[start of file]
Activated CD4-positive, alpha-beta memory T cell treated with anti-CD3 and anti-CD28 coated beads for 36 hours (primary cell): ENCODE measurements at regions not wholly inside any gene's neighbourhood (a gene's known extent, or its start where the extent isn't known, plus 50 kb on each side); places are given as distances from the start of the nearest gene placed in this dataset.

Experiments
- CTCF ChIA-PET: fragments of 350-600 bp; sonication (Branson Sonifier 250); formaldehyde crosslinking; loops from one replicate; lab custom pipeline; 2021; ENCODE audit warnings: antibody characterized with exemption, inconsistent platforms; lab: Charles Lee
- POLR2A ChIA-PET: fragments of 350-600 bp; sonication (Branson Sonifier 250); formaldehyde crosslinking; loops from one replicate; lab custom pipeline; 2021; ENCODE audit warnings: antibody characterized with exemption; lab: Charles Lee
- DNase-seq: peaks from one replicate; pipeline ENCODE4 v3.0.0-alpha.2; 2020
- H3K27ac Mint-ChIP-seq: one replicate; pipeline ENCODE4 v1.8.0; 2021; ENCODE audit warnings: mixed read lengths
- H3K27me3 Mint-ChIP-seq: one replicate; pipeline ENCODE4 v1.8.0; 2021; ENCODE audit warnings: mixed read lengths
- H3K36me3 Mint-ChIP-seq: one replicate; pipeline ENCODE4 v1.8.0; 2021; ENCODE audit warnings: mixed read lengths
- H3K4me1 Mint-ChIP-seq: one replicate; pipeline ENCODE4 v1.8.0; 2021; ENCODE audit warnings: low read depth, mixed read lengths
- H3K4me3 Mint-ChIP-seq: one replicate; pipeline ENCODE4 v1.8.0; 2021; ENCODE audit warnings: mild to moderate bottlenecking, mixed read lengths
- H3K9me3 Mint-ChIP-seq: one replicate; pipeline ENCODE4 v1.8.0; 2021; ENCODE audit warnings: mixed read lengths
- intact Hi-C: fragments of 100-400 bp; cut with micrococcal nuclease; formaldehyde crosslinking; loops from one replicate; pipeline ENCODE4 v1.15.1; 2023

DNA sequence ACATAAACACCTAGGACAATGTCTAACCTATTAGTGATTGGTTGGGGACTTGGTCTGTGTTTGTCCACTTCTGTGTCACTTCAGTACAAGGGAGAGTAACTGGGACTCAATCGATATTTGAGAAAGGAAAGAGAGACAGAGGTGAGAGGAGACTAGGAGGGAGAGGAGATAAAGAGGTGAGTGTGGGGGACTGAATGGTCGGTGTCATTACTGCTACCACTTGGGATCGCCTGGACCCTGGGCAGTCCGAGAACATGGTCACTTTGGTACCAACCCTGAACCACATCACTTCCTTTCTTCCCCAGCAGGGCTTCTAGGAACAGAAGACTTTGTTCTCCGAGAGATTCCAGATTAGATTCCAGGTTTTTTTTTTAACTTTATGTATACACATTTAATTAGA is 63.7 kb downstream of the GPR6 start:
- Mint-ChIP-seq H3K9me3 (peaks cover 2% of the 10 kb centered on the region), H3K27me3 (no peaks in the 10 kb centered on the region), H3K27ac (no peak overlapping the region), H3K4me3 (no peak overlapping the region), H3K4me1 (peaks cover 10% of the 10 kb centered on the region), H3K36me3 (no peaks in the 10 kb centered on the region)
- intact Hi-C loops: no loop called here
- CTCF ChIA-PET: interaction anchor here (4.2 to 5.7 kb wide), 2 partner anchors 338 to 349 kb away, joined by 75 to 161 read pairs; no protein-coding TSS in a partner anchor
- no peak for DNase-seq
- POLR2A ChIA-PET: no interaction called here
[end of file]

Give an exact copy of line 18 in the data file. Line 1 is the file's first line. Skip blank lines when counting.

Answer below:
- POLR2A ChIA-PET: no interaction called here